This Sunday, in addition to the Third Sunday of Advent, St. Matthew's will celebrate Our Lady of Guadalupe.
The feast in honor of Our Lady of Guadalupe goes back to the 16th century.
A poor Aztec Indian named Cuauhtlatohuac was converted, baptized and given the name Juan Diego. He was a 57-year-old widower, and lived in a small village near Mexico City. On Saturday morning December 9, 1531, he was on his way to a nearby barrio to attend Mass in honor of Our Lady.
Juan was walking by a hill called Tepeyac when he heard beautiful music like the warbling of birds. A radiant cloud appeared, and within it stood an Indian maiden dressed like an Aztec princess. The lady spoke to him in his own language and sent him to the bishop of Mexico, a Franciscan named Juan de Zumarraga. The bishop was to build a chapel in the place where the lady appeared.
Eventually the bishop told Juan to have the lady give him a sign. About this same time Juan’s uncle became seriously ill. This led poor Juan to try to avoid the lady. Nevertheless the lady found Juan, assured him that his uncle would recover, and provided roses for Juan to carry to the bishop in his cape, or tilma.
On December 12, when Juan Diego opened his tilma in the bishop’s presence, the roses fell to the ground, and the bishop sank to his knees. On the tilma where the roses had been appeared an image of Mary exactly as she had appeared at the hill of Tepeyac.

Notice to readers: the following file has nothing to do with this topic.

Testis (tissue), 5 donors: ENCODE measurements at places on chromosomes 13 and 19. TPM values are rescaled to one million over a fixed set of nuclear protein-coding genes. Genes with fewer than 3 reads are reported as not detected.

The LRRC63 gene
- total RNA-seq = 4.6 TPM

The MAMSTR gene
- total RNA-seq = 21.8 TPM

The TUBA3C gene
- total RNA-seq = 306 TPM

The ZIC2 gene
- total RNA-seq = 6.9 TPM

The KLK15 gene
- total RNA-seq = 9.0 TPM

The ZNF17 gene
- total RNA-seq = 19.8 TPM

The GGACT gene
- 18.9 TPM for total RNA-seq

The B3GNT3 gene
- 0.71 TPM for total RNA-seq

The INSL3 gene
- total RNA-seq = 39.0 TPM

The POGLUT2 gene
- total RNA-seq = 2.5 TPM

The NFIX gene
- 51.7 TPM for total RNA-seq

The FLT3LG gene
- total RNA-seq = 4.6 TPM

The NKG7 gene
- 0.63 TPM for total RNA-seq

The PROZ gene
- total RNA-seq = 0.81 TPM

Mary, under the title of Our Lady of Guadalupe, has an important role in the spirituality of the Indigenous and Mexican/Hispanic Catholics. Her appearance to Juan Diego as one of his people is a powerful reminder that Mary—and the God who sent her—accept and believe in all peoples. In the context of the sometimes rude and cruel treatment of the Indians by the Spaniards, the apparition was a rebuke to the Spaniards and an event of vast significance for the indigenous population. Mary’s message is prophetic of what is to come. A call to be ministers of compassion and goodness, to be advocates for the oppressed, spokespersons for the poor. The Message of Guadalupe reflects the Magnificat in Luke 1:51-52. An unequalled symbol of inculturation, the Gospel was given a form of expression that mirrored the culture, taking root and giving birth to the deep faith expression which celebrates St. Juan Diego Cuauhtlatzin’s witness of humility, faithfulness to prayer and charity.
This Story Our Lady of Guadalupe is adapted from franciscanmedia.org